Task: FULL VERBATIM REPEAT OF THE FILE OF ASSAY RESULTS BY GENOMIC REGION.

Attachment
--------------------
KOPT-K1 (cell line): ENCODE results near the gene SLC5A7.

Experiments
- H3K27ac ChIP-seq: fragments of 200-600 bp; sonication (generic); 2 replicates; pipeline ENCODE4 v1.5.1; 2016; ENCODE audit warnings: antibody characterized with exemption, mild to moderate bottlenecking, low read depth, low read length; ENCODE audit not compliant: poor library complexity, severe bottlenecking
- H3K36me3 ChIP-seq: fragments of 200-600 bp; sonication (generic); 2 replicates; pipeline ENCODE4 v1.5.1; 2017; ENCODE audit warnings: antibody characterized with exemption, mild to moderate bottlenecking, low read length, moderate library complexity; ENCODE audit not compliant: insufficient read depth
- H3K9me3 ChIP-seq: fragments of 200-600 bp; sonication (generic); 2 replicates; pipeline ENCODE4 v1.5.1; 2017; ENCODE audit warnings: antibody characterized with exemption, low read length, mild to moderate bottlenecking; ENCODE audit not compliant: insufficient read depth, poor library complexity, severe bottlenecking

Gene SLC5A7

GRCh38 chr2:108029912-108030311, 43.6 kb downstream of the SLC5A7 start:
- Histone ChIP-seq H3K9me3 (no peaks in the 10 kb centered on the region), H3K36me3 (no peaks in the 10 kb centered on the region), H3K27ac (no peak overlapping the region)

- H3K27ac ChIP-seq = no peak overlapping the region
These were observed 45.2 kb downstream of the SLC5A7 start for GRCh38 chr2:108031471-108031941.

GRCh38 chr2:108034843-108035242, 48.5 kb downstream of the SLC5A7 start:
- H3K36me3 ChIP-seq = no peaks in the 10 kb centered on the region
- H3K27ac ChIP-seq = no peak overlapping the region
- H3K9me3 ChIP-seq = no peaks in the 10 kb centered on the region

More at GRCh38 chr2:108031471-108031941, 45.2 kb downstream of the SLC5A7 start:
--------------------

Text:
KOPT-K1 (cell line): ENCODE results near the gene SLC5A7.

Experiments
- H3K27ac ChIP-seq: fragments of 200-600 bp; sonication (generic); 2 replicates; pipeline ENCODE4 v1.5.1; 2016; ENCODE audit warnings: antibody characterized with exemption, mild to moderate bottlenecking, low read depth, low read length; ENCODE audit not compliant: poor library complexity, severe bottlenecking
- H3K36me3 ChIP-seq: fragments of 200-600 bp; sonication (generic); 2 replicates; pipeline ENCODE4 v1.5.1; 2017; ENCODE audit warnings: antibody characterized with exemption, mild to moderate bottlenecking, low read length, moderate library complexity; ENCODE audit not compliant: insufficient read depth
- H3K9me3 ChIP-seq: fragments of 200-600 bp; sonication (generic); 2 replicates; pipeline ENCODE4 v1.5.1; 2017; ENCODE audit warnings: antibody characterized with exemption, low read length, mild to moderate bottlenecking; ENCODE audit not compliant: insufficient read depth, poor library complexity, severe bottlenecking

Gene SLC5A7

GRCh38 chr2:108029912-108030311, 43.6 kb downstream of the SLC5A7 start:
- Histone ChIP-seq H3K9me3 (no peaks in the 10 kb centered on the region), H3K36me3 (no peaks in the 10 kb centered on the region), H3K27ac (no peak overlapping the region)

- H3K27ac ChIP-seq = no peak overlapping the region
These were observed 45.2 kb downstream of the SLC5A7 start for GRCh38 chr2:108031471-108031941.

GRCh38 chr2:108034843-108035242, 48.5 kb downstream of the SLC5A7 start:
- H3K36me3 ChIP-seq = no peaks in the 10 kb centered on the region
- H3K27ac ChIP-seq = no peak overlapping the region
- H3K9me3 ChIP-seq = no peaks in the 10 kb centered on the region

More at GRCh38 chr2:108031471-108031941, 45.2 kb downstream of the SLC5A7 start: